Mohan Ayyar is famous for not only his very detailed website carnatic corner but also as a modern keyboard player. He says he went Carnatic in his teens after he developed a fascination for this form of indian classical music. Mohan Ayyar played at the Sydney Music Circle recently accompanied by Bala Sankar on Mridangam, Janakan Suthathiraraj on Kanjira, Balaji on his violin. Sydhwaney took the opportunity to ask him a few unique questions on his choice of the keyboard as the instrument and his choice of compositions for this concert.
You played all songs in today’s concert in memory of GNB. Why ?
This year is the birth centenerary year of GN Balasubramaniam (he was born in 1910). Celebrations have been taking place throughout the world remembering this great musician who revolutionised Carnatic music with his unique style and renditions. GNB also popularised many rare ragas (such as Andolika, Chenchukambhoji, Malavi, etc) and has composed over 250 compositions. Of course, I am also a big fan of the GNB style of music. I selected and played the following:
1. Ninnukori, Mohanam, Adi, Ramnad Srinivasa Iyengar
2. Karimukha varada, Nattai, Adi, GNB (S)
3. Saraswati Namostute, Saraswati, Rupakam, GNB
4. Sivananda kamavardhani, Pantuvarali, Misra Chapu, GNB (RNS)
5. Paripalayamam, Rithigowla, Rupakam, Swati Tirunal (R)
6. Manasayetulo, Malayamarutam, Rupakam, Thyagaraja (S)
7. Kaligiyuntegada, Kiravani, Adi, Thyagaraja (RNS)
8. Marukelara, Jayantasri, Adi, Thyagaraja
9. RTP, Andolika, Khanda Jathi triputa (+ragamalika swaram in ranjani, kadanakuthuhalam, varali, hindolam, gavati, yadukula kambhoji)
10. Himagiri tanaye, Sudha Dhanyasi, Adi, Harikesanallur Muthiah Bhagavathar
11. Dikku teriyada kattil, Ragamalika, Adi, Bharatiar
12. Radha sameta krishna, Misra Yaman, Eka
The concert featured some of GNB’s own compositions plus a few which he popularised and rendered often such as Manasayetulo in Malayamarutam, Paripalayamam in Rithigowla, Marukelara in Jayantasri and lighter compositions like Bharatiyar’s Dikku teriyadu kattil in ragamalika. I composed a special pallavi in raga Andolika with the lyrics ‘Rajarajeshwari pada namaste, Balasubramanya janani’ . The lyrics are in praise of GNB’s ishta devata Rajarajeshwari and Andolika is one of the ragas which GNB popularised. The ragas chosen for ragamalika swaram are all the ragas which GNB has composed varnams in (Andolika, Ranjani, Kadanakuthuhalam, Varali, Hindolam, Gavati & Yadukula kambhoji). GNB is said to have learnt the Hindustani raga Gavati from Bade Gulam Ali Khan and in turn taught him Andolika! The concert was a success due to the good rapport between the musicians on stage. The four of us Balaji Jagannathan, Bala Sankar, Janakan Suthathiraraj and myself are all passionate musicans and this contributed to a great musical atmosphere.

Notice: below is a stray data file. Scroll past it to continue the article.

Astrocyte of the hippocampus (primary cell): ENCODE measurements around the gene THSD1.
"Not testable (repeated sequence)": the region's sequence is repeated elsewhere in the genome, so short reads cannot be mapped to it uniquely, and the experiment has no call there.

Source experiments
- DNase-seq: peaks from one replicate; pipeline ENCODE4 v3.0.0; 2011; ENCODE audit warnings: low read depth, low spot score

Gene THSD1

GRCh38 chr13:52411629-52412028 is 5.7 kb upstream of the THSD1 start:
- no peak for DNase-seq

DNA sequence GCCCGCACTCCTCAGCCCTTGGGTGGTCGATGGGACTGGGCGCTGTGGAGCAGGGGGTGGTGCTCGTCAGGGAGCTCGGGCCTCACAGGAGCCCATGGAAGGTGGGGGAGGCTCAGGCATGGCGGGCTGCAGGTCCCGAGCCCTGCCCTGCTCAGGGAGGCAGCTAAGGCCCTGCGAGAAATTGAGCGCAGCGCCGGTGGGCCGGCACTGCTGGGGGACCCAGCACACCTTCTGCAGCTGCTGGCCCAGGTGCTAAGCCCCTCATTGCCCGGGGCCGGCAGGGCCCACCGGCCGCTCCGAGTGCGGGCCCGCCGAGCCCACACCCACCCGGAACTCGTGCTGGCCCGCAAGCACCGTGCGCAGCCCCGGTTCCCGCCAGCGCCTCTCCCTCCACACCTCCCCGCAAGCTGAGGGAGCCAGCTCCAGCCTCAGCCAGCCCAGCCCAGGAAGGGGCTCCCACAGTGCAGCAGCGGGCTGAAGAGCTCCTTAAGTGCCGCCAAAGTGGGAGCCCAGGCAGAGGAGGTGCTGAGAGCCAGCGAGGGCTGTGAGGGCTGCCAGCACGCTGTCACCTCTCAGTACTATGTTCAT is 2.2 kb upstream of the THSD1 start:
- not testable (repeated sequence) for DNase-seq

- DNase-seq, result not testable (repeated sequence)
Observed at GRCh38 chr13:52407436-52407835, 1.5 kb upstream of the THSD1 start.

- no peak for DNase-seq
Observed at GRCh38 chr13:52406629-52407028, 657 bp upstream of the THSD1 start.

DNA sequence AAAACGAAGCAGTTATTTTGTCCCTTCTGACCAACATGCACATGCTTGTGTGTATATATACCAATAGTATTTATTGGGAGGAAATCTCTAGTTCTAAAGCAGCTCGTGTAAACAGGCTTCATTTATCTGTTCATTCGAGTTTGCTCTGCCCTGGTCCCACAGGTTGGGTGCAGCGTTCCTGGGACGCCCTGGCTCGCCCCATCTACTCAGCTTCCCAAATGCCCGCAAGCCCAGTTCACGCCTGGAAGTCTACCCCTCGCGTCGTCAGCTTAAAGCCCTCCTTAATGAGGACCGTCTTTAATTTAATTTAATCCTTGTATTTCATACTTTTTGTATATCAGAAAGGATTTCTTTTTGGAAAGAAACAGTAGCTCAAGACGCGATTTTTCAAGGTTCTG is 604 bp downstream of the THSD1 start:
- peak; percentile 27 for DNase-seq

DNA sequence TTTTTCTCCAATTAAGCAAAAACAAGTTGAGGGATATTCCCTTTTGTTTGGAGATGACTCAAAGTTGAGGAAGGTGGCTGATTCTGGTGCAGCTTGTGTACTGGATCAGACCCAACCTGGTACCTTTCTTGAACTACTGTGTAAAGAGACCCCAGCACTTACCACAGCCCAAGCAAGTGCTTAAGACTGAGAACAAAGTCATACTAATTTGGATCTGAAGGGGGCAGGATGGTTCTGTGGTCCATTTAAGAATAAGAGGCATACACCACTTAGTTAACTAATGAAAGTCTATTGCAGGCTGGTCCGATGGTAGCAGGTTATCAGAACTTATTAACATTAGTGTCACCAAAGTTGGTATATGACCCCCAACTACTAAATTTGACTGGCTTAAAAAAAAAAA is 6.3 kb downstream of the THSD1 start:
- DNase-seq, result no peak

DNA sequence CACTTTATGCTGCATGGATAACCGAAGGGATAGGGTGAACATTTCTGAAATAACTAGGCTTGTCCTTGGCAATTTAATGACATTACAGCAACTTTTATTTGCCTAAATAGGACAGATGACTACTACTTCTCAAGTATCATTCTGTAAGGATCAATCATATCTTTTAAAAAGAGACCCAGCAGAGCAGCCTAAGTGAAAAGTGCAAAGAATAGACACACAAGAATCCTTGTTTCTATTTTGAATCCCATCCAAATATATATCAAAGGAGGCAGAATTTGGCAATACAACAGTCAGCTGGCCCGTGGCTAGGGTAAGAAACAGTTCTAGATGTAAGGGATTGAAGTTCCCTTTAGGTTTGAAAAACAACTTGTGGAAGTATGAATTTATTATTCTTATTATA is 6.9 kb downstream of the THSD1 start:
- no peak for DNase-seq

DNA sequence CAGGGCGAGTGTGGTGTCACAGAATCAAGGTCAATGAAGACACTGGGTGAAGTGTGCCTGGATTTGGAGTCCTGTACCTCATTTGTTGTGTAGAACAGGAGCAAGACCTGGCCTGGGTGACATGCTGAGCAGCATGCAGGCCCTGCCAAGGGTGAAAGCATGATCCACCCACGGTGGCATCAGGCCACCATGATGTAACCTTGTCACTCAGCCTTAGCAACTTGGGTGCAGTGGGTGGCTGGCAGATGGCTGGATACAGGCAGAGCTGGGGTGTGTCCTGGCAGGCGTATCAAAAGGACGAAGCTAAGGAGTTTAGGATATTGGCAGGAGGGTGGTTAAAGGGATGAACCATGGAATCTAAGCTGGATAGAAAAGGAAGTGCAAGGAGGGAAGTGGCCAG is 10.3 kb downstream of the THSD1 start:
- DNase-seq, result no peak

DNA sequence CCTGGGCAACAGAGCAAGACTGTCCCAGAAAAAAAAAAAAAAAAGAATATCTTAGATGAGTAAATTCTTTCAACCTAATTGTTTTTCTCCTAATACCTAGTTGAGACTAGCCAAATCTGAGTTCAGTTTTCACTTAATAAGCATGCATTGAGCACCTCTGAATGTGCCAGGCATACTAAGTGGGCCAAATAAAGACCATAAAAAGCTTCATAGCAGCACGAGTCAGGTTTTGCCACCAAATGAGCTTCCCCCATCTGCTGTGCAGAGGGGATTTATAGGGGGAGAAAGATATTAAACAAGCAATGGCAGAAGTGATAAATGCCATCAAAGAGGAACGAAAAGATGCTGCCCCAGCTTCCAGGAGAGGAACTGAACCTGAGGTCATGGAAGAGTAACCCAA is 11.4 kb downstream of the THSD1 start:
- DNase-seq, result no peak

Did you vary the raga/thalams in the sequence of your concert ?
I select the sequence of the ragas so as there is a variety of different notes presented. For example, I would avoid playing Mohanam followed by Hamsadhwani – two ragas that have only one note that differs. This is the primary concern but I also like to choose a variety of different talas to give the concert some variety and make it a little more challenging for the musicians. The concert featured different talas including different variations of Adi tala, Rupakam, Chapu talas and the nine beat Khanda Triputa for the pallavi.
What about the capacity to create Gamakas on the keyboard ?
You won’t be able to get easily get gamakam (glides and ornamaentations) on a standard Yamaha or Casio keyboard. On selected synthesizers made by Roland or Korg there are special functions which enable certain glides. This technology together with the correct technique makes most gamakam used in Carnatic music possible on a synthesizer. There are still some phrases which are difficult to reproduce on a synth.
When and how did you learn the keyboard ?
I taught my self Western popular music on the keyboard when I was in my early teens. Later, when I started listening to Carnatic music I tried to play some simple compositions. From there my interest developed and I learnt vocal music for a few years when I was in University. However, the important aspect of learning Indian music is to listen to lots of music.
Do you know of Other practitioners of the keyboard for carnatic music and is there scope to improve upon it ?
A lot of children in India are learning ther keyboard these days. I think this is basically so they can get a start for film music. There are a few artistes who play Carnatic music on the synthesizer such as Palladam Venkataramana Rao and recently Master Sathyanarayanan (Keyboard Sathya). However, the keyboard is still striving to get recognition as a suitable instrument for Carnatic music in India. Some of the stigma behind this is due to people associating the keyboard with the harmonium. Technology has somewhat bridged the gap and I now think the synthesizer is 95% suitable for Carnatic music.
There is scope to improve the synthesizer to suit Carnatic music, such as by getting better tones that replicate the veena, bansuri or the violin as it sounds in Indian music. There are probably some other technical changes that could be made to make it easier to play gamakam.
Who are the Musicians you admire ?
I listen to a great variety of musicians. This has helped me to accompany different artistes in many concerts around Australia. I have a particular liking for the GNB school of musicians that includes GNB, ML Vasantakumari, TS Kalyanaraman and Trichur V Ramachandran. I am also a great fan of the soulful renditions of MD Ramanathan and the vibrant renditions of Semmangudi Srinivasa Iyer. Of course, I admire many of the current crop of musicians as well.